- Jun 5, 2019
Epidemiologic and statistical experts from the diabetes division of the Center for Disease Control and Prevention (CDC) wrote an important article on the surge of diabetes complications between 2010 and 2015, largely due to lifestyle modifiable factors in the May 21, 2019 issue of JAMA. The article is a dire warning about young (age 18-44) and middle-aged (age 45-64) adults who disproportionately represented the resurgence in diabetes complications.
While work needs to continue to better understand the demographics and behaviors of subsets in these age groups, the message is that we have to do more to prevent diabetes and reach diabetic individuals who are on a collision course with serious maladies.
We are able to make a marked difference for our clients’ populations because we can use Advanced Plan for Health’s (APH) Poindexter analytics to find these individuals, use motivational interviewing to collaboratively set goals with them, and measure progress (or the lack thereof) in helping them to be more compliant with their physician’s treatment plan and able to modify their lifestyle.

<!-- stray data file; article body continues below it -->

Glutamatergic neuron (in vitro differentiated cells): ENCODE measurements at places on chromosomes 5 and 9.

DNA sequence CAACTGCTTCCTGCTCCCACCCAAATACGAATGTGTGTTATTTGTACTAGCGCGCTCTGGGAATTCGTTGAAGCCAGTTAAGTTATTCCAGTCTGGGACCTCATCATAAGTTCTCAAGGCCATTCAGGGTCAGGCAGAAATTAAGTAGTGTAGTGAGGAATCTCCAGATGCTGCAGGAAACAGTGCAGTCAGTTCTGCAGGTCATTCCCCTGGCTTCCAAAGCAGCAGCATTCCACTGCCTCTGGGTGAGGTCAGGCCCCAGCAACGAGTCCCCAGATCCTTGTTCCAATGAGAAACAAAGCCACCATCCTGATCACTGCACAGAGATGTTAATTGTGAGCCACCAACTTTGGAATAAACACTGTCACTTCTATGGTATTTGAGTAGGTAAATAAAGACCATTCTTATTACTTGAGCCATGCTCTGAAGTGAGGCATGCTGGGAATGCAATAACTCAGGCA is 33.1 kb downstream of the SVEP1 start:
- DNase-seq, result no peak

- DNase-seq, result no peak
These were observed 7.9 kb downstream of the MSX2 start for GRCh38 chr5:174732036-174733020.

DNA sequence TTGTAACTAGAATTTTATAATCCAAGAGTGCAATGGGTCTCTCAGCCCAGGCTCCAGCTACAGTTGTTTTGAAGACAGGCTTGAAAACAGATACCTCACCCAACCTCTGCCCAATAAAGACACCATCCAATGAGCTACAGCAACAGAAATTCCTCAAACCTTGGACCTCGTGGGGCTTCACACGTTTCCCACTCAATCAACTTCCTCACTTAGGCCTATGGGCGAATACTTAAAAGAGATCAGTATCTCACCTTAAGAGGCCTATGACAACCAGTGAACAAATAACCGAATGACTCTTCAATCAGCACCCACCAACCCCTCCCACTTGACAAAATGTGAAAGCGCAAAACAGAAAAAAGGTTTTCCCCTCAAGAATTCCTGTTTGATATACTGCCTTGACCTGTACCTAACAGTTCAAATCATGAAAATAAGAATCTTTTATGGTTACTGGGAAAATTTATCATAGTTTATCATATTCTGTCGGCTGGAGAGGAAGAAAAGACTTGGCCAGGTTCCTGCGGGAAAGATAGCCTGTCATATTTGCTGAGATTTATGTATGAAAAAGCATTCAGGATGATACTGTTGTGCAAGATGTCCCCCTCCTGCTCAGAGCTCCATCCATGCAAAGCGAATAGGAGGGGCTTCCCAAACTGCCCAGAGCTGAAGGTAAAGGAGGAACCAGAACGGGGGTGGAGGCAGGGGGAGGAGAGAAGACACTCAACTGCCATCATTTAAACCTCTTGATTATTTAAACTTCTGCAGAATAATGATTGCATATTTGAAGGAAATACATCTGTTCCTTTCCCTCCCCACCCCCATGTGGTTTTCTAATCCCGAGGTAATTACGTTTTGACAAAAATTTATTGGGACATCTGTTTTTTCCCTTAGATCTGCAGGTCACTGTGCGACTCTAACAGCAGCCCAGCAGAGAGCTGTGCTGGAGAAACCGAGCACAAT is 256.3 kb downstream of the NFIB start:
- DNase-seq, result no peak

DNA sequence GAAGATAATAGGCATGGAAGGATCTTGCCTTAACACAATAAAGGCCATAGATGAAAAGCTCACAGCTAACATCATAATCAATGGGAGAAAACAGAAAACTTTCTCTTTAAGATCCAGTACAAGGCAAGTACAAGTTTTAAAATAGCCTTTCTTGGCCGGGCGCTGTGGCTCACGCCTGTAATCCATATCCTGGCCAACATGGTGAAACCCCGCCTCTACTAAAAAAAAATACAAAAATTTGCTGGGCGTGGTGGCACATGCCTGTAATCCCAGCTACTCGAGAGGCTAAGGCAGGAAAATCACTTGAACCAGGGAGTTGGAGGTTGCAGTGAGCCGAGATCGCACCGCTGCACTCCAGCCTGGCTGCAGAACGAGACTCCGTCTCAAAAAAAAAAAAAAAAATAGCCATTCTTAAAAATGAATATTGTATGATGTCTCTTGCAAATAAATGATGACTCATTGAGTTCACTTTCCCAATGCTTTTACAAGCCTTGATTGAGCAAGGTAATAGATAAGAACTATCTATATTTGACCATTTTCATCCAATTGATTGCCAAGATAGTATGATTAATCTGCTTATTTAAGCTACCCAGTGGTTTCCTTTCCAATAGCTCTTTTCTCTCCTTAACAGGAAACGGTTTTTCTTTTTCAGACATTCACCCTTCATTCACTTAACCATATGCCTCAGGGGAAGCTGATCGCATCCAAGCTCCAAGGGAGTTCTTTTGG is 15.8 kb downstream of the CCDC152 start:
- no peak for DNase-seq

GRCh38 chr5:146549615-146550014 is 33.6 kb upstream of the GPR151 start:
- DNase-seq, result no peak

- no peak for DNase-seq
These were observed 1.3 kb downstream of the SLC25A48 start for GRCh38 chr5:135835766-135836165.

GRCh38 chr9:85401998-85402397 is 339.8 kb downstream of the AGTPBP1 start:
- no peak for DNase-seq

APH is dedicated to reversing this untoward trend – and has done so for many clients – but there is more work to do.
Positive progress, then a resurgence in diabetes-related complications
JAMA published a summary of diabetes-related trends from the early 1990s through 2015. A summary of that follows. In the early 1990s, diabetic individuals had complications that shortened their lives and had more serious systemic problems than individuals without diabetes in the following areas:
Lower extremity amputation (LEA)
Acute myocardial infarction
Higher risk of cardiac events (which caused the most deaths)